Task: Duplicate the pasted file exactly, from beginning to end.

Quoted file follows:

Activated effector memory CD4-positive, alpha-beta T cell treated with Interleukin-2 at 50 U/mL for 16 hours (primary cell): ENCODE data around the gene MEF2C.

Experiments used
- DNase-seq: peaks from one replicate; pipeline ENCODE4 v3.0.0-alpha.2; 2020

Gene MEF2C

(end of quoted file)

Activated effector memory CD4-positive, alpha-beta T cell treated with Interleukin-2 at 50 U/mL for 16 hours (primary cell): ENCODE data around the gene MEF2C.

Experiments used
- DNase-seq: peaks from one replicate; pipeline ENCODE4 v3.0.0-alpha.2; 2020

Gene MEF2C